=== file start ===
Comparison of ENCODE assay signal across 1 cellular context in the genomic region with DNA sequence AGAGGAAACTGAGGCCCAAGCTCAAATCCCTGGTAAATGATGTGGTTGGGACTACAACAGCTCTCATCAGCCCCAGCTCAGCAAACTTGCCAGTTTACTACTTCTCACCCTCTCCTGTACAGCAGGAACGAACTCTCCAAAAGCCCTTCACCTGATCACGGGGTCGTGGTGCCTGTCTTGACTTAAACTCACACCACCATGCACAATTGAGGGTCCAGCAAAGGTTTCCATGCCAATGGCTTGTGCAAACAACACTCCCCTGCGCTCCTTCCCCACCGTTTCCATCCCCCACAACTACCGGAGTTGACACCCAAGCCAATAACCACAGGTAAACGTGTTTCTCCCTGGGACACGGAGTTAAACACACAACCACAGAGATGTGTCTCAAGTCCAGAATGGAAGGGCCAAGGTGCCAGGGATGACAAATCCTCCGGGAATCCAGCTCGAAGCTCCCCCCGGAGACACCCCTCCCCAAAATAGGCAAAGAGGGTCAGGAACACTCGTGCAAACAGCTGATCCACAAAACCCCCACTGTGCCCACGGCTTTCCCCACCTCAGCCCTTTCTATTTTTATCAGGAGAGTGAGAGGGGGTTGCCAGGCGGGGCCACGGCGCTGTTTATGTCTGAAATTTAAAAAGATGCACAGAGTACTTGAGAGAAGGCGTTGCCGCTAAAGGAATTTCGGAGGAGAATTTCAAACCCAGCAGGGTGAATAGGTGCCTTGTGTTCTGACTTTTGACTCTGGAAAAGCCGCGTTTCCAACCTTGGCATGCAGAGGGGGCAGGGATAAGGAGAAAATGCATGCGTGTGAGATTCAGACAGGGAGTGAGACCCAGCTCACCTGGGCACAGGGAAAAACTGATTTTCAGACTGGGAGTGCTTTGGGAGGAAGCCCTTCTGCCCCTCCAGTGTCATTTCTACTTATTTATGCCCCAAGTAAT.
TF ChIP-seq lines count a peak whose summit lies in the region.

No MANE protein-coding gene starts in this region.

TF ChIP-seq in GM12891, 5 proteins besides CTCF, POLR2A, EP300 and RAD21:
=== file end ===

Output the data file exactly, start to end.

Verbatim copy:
Comparison of ENCODE assay signal across 1 cellular context in the genomic region with DNA sequence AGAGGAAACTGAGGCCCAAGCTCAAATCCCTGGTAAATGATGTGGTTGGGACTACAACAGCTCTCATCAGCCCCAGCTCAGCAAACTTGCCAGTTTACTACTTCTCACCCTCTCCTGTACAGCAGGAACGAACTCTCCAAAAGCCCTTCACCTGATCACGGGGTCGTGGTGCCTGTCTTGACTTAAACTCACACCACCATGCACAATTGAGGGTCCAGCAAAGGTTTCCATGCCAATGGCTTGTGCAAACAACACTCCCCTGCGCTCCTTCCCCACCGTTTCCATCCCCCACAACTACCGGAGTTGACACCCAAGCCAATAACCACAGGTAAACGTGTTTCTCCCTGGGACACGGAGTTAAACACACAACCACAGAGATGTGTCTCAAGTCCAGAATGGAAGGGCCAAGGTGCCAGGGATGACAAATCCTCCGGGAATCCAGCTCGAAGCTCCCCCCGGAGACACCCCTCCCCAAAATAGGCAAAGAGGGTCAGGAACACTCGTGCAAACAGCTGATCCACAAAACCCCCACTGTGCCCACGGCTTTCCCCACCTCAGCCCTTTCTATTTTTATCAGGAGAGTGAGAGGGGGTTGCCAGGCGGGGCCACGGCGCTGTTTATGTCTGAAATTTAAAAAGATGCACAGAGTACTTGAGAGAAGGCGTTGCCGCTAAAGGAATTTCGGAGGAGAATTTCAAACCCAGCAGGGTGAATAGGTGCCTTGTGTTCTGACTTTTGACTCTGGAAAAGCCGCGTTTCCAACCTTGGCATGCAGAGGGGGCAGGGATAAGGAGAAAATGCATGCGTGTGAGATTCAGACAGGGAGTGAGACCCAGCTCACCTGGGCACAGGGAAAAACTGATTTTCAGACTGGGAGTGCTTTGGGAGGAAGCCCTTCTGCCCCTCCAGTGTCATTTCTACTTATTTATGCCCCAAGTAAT.
TF ChIP-seq lines count a peak whose summit lies in the region.

No MANE protein-coding gene starts in this region.

TF ChIP-seq in GM12891, 5 proteins besides CTCF, POLR2A, EP300 and RAD21: